Russell Davies: Let's celebrate an era in which we can chat to helicopters
A view from Russell Davies

Russell Davies: Let's celebrate an era in which we can chat to helicopters

We went to Regent's Park on Saturday morning.

We went to see one of the Metropolitan Police's helicopters land in the park and show off to all their fans. It was a charmingly low-key event - a bit like an ad hoc fete. The crew described their aircraft as a "transit van in the sky" and made jokes about how it was tough enough for the Territorial Support Group. Then lots of kids pretended to fly it.

I suspect it was that informal because it hadn't been long arranged - we only found out about it because we follow the helicopter on Twitter (@MPSinthesky). They post a combination of glorious photography of London and announcements that they've spotted a suspect hiding in a tree in Haringey.

It was only when we arrived at the park that we realised the oddness of what we'd done - we'd come to see a celebrity helicopter from Twitter. That seems like a totally new media experience. Something you couldn't have imagined a few years ago.

I was sitting in a cafe on Sunday morning, staring at my Kindle, rather depressed by the number of long and important books queued up and unread on my screen. Lots of things I should read, nothing I really wanted to. And then - ping! - a new novel that I'd pre-ordered a few weeks ago got released and just turned up: a big, fat sci-fi novel that I ploughed into straight away.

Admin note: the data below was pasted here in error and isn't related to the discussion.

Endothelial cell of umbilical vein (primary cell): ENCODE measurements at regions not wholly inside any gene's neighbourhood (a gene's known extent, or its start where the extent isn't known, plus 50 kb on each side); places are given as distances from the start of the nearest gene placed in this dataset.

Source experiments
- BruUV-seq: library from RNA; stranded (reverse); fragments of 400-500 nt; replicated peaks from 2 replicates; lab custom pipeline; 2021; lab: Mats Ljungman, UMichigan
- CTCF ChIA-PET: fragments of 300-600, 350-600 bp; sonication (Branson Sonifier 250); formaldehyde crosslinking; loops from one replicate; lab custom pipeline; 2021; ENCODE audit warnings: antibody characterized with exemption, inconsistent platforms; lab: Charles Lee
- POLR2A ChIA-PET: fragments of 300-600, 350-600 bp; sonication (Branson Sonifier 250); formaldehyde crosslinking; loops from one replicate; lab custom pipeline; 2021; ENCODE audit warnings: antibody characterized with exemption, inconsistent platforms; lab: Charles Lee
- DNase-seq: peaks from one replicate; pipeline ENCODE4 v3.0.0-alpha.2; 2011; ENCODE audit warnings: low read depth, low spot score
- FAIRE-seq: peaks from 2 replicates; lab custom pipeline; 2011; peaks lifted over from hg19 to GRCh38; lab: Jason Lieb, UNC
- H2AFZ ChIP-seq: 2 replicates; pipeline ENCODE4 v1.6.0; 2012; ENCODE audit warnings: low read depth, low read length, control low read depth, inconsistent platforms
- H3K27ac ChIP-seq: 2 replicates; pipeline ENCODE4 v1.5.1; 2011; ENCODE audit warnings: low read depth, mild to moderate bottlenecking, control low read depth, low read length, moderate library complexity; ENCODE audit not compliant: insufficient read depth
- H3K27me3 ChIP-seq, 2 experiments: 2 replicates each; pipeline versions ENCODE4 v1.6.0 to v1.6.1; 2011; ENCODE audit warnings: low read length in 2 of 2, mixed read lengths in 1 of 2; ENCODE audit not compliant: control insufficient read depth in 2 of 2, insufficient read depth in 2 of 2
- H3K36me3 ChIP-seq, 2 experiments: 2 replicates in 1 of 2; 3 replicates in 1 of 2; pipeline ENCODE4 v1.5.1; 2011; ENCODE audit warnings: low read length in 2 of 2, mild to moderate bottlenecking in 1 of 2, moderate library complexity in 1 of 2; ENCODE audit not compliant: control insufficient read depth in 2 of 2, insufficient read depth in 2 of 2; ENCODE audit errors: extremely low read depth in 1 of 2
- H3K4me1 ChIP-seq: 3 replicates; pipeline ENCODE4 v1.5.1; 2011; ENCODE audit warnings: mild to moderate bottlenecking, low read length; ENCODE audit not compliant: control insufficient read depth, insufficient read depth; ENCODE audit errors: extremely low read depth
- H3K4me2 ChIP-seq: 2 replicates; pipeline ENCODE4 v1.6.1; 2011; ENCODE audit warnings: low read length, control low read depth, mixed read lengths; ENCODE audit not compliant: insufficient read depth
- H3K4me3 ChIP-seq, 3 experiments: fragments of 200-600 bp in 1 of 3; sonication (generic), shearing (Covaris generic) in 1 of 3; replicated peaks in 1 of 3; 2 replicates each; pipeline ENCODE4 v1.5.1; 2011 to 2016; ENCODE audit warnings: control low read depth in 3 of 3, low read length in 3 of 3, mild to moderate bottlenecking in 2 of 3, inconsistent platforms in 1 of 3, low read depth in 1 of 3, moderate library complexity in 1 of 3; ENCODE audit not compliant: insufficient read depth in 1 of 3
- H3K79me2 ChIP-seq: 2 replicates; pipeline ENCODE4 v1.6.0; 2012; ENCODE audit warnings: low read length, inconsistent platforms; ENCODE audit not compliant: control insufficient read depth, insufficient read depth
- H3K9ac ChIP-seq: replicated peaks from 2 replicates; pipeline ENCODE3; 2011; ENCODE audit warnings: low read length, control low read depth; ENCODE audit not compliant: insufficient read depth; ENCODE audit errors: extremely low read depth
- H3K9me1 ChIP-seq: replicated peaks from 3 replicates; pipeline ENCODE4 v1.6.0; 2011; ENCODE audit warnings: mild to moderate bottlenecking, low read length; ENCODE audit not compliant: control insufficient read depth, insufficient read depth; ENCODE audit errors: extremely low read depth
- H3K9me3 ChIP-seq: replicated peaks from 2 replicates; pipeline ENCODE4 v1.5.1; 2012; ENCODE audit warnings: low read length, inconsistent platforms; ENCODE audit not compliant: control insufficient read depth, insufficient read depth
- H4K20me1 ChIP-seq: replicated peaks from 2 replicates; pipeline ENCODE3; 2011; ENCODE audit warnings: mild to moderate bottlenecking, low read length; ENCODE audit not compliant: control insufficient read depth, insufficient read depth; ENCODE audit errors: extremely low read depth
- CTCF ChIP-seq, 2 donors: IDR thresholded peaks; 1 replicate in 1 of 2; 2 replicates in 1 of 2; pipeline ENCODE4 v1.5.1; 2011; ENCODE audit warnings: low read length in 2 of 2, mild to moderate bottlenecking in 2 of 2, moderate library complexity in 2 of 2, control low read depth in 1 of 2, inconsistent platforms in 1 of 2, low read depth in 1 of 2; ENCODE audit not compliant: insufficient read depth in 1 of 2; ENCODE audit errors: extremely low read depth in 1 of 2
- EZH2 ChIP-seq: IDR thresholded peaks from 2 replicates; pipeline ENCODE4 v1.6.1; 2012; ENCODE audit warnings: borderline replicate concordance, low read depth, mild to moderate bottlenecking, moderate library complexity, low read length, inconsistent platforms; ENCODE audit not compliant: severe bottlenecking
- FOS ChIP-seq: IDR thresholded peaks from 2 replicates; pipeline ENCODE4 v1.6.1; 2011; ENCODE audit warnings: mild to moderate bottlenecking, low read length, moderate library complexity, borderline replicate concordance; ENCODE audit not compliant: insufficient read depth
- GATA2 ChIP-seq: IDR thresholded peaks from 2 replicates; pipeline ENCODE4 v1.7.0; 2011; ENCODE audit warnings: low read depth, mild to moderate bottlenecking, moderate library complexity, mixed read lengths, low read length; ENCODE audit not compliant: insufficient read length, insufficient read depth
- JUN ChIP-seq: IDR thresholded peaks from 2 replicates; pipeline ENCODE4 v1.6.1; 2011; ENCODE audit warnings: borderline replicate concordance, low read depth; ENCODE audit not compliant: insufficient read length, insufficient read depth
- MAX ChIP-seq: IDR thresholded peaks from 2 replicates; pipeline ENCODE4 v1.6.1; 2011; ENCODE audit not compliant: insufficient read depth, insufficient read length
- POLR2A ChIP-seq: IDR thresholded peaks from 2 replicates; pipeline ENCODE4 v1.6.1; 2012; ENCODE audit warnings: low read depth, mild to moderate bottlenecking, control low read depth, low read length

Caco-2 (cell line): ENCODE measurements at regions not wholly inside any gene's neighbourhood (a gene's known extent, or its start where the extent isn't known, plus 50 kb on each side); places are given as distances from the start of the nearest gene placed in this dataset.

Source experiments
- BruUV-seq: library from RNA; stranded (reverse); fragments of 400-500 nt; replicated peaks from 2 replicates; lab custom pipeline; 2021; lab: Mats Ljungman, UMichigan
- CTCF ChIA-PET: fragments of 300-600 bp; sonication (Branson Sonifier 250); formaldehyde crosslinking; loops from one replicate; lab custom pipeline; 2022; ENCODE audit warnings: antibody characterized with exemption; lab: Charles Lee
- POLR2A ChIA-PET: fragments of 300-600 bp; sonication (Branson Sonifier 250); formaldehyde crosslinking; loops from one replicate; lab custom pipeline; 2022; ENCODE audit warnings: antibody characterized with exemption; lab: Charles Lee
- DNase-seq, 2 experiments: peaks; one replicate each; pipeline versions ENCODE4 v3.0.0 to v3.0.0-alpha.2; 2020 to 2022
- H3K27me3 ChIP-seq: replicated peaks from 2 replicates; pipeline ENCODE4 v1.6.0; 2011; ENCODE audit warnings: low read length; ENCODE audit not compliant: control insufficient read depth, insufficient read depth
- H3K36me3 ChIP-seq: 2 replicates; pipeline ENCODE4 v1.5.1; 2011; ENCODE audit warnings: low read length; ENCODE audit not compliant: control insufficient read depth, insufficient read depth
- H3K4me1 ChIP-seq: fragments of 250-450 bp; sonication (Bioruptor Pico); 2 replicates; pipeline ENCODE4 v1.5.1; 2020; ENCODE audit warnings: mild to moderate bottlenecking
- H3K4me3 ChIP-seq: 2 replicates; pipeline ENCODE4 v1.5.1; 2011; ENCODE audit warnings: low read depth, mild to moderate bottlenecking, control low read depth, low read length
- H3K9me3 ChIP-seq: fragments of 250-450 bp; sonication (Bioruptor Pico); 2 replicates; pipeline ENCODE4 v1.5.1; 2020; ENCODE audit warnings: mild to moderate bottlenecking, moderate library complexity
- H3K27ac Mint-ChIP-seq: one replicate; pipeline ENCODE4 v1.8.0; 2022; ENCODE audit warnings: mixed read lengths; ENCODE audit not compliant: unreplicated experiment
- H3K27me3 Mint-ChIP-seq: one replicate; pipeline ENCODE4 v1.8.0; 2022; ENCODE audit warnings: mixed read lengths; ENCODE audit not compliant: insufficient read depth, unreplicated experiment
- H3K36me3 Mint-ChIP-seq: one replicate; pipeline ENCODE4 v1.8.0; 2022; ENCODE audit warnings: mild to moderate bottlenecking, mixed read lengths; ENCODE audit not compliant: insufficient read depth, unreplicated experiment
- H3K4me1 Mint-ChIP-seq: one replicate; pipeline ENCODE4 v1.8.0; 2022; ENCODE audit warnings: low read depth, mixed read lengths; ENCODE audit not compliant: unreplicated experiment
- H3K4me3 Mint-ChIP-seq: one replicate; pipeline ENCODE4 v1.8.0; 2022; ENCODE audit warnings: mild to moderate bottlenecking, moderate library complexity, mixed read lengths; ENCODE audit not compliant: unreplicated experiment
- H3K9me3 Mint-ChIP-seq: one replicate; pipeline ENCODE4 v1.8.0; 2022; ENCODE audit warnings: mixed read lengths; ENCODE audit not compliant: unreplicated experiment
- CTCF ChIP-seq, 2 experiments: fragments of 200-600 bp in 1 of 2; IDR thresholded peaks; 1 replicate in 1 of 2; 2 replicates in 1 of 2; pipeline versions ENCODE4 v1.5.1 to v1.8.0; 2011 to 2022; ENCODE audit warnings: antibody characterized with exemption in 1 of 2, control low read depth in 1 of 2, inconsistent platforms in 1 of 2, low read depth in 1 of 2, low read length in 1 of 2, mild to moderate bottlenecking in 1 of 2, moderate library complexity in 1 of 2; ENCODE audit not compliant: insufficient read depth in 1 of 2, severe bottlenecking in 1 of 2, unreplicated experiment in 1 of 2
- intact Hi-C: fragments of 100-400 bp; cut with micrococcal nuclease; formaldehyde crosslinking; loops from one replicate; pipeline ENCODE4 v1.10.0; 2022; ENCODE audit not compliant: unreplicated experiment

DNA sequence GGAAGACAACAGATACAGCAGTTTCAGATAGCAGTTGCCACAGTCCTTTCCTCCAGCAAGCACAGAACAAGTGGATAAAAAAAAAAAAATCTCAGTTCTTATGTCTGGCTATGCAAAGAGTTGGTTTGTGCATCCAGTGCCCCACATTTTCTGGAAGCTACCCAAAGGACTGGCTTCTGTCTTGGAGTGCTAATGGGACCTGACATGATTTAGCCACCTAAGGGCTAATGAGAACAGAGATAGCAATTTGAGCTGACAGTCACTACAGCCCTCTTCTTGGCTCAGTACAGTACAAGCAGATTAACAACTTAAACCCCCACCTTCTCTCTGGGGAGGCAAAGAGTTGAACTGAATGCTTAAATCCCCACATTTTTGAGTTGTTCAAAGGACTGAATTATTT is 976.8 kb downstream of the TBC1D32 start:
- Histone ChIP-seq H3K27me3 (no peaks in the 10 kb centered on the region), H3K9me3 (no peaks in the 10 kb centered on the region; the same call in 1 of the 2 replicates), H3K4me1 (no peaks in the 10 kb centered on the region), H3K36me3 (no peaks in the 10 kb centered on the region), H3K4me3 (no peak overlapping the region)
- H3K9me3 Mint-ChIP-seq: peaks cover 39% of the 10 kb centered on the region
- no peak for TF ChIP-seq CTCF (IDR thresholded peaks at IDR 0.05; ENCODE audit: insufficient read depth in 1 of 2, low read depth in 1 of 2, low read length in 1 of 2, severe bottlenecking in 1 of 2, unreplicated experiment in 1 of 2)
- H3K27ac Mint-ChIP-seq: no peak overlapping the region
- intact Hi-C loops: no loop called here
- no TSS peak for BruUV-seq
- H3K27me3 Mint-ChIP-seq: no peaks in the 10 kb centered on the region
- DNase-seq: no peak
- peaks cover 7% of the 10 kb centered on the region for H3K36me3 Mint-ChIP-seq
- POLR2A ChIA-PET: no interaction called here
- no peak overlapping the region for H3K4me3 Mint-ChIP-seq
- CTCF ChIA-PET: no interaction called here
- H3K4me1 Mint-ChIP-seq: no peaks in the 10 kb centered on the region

This can happen anywhere in the world, wirelessly, magically, over the air. It's another of those media experiences we take for granted, but which should still be utterly thrilling.

We were staring at the telly on Sunday evening, too exhausted to do anything else after a busy day, but uninspired by the prospect of more Downton. A friend on Twitter suggested Broken Arrow. He thought my son would appreciate the imaginative swearing and helicopter explosions. Two minutes later - and a few clicks via the Apple TV - and we were watching it.

That one at least was reasonably predictable - in fact, media futurists have been banging on about it for years.

But when it happens, and it's normal, almost banal, it feels interestingly different.

And then there's this. This thing I'm writing. Well, not writing. I'm dictating this to my phone as I walk around the park. When I get home, there will be a text file waiting in my Dropbox. It won't be 100 per cent what I dictated, but it won't be a bad start.

Maybe I'm just in a starry-eyed mood, but this is all a bit extraordinary, isn't it? No wonder it's hard for us all to keep up - new media experiences just seem to drop out of the sky. Like celebrity helicopters on Twitter.